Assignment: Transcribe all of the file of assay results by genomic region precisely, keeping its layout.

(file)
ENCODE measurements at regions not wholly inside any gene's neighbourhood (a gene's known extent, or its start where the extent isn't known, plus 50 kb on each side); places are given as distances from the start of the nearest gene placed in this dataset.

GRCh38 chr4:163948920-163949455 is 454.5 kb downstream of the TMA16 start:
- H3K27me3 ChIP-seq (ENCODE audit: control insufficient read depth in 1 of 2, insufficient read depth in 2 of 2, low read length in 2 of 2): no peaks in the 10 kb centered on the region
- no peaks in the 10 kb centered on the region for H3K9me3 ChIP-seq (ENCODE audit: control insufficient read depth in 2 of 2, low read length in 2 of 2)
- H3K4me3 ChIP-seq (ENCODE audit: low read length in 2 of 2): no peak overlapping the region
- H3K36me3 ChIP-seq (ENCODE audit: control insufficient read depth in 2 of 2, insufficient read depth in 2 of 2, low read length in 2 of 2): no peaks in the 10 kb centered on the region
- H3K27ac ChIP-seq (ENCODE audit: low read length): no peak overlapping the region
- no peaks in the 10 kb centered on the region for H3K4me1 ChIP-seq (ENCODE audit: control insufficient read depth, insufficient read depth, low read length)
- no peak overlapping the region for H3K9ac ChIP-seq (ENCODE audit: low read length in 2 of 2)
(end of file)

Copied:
ENCODE measurements at regions not wholly inside any gene's neighbourhood (a gene's known extent, or its start where the extent isn't known, plus 50 kb on each side); places are given as distances from the start of the nearest gene placed in this dataset.

GRCh38 chr4:163948920-163949455 is 454.5 kb downstream of the TMA16 start:
- H3K27me3 ChIP-seq (ENCODE audit: control insufficient read depth in 1 of 2, insufficient read depth in 2 of 2, low read length in 2 of 2): no peaks in the 10 kb centered on the region
- no peaks in the 10 kb centered on the region for H3K9me3 ChIP-seq (ENCODE audit: control insufficient read depth in 2 of 2, low read length in 2 of 2)
- H3K4me3 ChIP-seq (ENCODE audit: low read length in 2 of 2): no peak overlapping the region
- H3K36me3 ChIP-seq (ENCODE audit: control insufficient read depth in 2 of 2, insufficient read depth in 2 of 2, low read length in 2 of 2): no peaks in the 10 kb centered on the region
- H3K27ac ChIP-seq (ENCODE audit: low read length): no peak overlapping the region
- no peaks in the 10 kb centered on the region for H3K4me1 ChIP-seq (ENCODE audit: control insufficient read depth, insufficient read depth, low read length)
- no peak overlapping the region for H3K9ac ChIP-seq (ENCODE audit: low read length in 2 of 2)